sandersonmom said...

The only point I can make about Canada, and I agree with Dr Ralph, that many of them are are the Americans who refuse to accept the responsibility that what happens in America is really America's fault. "Run to Canada so that the mess we make in America will be cleaned up by the ones who make a stand and at least TRY to live the American Dream."

Call me wrong, but being the 37 year old mother of two handicapped children, who by the grace of GOVERNOR George Bush, got the help my little family needed in terms of hearing aides for our babies...
Not a whole lot has happened to make American's feel comfortable about the living conditions we face.
Are we just saying that Canadians over all are just more peaceful? Mahatma Ghandi once suggested that if an oppressive society lacks violence, the society is nonetheless not peaceful.

Dr Ralph said...

Not to be overly argumentative, but the would be Canadian son had some non-life-threatening medical problems at one point. He got in to see a doctor in what seemed like a reasonable amount of time. Last time I had to make an appointment with some specialist here in Ft Worth, it took me 2 months to get in. Even with my employer healthplan, it cost me a small fortune.

Is Canadian healthcare perfect? I doubt it. Is it better for the vast majority of its covered citizens than the American system? Harder question to answer.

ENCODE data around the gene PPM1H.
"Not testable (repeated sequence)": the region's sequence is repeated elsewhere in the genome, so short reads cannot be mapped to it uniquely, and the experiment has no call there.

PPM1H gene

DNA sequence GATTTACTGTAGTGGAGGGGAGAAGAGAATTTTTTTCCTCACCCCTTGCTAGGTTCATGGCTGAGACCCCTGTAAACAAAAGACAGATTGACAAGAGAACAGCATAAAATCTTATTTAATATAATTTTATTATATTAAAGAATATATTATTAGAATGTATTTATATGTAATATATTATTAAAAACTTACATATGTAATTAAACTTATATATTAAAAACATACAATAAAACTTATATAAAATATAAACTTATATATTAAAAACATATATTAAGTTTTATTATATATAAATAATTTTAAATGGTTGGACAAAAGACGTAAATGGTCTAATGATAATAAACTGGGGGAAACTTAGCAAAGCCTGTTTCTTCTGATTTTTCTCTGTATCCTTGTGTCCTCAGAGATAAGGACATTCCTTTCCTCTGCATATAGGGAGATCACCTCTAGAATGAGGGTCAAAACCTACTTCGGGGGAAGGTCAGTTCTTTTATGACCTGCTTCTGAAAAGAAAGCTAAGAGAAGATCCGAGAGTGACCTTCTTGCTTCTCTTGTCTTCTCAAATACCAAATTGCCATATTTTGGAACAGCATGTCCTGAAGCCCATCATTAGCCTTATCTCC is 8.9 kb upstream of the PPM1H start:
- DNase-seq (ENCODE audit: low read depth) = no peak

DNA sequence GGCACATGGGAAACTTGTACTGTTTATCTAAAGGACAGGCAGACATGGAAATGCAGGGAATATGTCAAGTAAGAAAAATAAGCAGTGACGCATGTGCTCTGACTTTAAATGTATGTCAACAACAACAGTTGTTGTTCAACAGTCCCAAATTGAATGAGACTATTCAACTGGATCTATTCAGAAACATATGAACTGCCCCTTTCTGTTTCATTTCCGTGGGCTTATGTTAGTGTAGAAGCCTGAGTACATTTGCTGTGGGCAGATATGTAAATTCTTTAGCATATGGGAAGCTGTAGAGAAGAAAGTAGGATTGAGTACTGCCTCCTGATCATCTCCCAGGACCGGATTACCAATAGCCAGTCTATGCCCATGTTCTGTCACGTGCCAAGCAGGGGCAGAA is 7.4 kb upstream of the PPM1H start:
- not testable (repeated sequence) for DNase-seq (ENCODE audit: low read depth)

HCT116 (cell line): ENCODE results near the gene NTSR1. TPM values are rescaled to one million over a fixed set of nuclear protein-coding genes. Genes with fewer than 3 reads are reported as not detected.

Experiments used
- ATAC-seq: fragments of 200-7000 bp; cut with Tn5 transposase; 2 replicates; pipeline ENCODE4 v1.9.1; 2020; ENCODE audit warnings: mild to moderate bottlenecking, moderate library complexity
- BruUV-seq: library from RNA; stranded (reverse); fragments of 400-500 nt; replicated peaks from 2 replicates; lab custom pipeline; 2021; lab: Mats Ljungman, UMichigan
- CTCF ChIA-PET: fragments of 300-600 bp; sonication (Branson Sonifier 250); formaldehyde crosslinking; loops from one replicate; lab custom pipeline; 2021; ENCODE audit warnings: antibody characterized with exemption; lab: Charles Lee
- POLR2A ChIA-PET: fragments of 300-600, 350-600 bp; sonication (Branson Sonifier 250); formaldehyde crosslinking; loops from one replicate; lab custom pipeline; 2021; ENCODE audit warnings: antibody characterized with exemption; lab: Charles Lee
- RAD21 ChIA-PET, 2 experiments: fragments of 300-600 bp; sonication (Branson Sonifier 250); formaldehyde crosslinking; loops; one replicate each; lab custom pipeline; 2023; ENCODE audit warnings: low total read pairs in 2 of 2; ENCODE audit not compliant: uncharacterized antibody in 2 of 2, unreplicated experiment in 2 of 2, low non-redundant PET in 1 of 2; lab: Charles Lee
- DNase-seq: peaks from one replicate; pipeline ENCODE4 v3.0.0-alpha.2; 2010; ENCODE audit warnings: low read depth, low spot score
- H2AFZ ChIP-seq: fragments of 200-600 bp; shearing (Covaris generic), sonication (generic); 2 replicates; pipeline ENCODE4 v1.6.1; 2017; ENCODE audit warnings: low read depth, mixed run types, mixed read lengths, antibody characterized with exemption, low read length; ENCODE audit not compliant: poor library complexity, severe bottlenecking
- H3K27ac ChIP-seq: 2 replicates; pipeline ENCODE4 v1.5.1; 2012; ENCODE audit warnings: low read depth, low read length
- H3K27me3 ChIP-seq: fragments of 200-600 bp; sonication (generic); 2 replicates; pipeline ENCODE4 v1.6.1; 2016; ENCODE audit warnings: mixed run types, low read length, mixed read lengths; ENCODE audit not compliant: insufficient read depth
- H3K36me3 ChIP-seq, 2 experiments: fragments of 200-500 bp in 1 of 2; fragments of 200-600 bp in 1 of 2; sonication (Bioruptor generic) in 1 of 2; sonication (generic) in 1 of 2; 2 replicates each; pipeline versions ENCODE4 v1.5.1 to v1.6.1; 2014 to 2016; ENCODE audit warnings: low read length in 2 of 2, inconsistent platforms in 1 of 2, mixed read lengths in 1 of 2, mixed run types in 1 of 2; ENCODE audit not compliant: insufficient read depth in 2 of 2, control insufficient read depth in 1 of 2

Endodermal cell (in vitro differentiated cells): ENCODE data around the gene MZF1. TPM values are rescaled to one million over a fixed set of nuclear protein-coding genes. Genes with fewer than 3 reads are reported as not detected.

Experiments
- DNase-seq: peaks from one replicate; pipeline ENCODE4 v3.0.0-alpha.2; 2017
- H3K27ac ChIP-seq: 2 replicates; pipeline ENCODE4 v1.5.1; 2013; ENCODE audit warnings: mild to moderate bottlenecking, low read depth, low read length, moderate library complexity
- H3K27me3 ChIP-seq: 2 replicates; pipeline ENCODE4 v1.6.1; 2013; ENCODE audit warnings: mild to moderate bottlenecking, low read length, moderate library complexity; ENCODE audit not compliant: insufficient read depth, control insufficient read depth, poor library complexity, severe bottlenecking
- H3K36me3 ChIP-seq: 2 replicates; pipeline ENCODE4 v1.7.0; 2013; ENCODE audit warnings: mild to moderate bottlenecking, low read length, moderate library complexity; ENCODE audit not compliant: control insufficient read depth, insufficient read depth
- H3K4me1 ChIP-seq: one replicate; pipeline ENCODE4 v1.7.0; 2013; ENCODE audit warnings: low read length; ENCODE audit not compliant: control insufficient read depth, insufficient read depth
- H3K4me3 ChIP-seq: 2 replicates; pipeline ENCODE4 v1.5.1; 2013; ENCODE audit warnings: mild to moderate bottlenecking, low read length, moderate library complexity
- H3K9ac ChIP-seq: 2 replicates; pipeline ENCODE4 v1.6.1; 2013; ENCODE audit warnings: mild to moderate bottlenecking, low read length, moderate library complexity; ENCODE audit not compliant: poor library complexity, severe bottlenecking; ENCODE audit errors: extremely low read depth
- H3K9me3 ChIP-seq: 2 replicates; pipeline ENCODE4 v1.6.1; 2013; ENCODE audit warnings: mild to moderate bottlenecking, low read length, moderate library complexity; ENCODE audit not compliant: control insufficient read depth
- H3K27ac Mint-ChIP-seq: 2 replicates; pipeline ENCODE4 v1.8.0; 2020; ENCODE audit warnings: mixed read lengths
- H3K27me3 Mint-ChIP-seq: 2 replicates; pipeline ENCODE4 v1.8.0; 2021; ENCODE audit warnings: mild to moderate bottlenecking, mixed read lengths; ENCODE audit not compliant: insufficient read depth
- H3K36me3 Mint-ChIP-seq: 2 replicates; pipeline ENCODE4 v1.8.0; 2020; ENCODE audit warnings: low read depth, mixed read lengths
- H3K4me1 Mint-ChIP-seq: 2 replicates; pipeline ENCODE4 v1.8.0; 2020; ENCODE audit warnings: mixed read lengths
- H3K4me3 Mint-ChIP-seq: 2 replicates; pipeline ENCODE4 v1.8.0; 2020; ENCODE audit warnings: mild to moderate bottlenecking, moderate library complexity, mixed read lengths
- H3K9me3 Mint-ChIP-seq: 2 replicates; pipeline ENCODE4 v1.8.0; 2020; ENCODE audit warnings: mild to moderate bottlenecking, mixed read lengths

Nearly 47 million Americans, or 16 percent of the population, were without health insurance in 2005, the latest government data available. Ask one of these unfortunate folks what they think.

As for the "If you like it so well there, why don't you move," statement, that sounds dangerously close to "America: Love It or Leave It," bumper sticker patriotism from the late 60's. I don't recall many conservatives leaving the country when Bill Clinton was president.

I'm more of an "America, if you love it, fix it," sort of guy.

Besides, it's hell trying to find good Mexican food in Toronto.

Pete Wann said...

I've heard that's the case (the lack of good Mexican) all over Europe, too... Maybe that's our play, Dr. Ralph. Two gringos from the US go to Canada and open the best Mexican restaurant for hundreds of miles. :)

Pete Wann said...

sandersonmom - You're right that the grass always looks greener, but sometimes it also actually IS greener.

"But I do know that there are people out there that have the option of feeling secure within their own personal space."

I don't understand this comment. "Feeling secure" is a state of mind, not a function of being armed to the teeth. In fact, I would argue that carrying a gun PROVES that you inherently don't feel secure at all.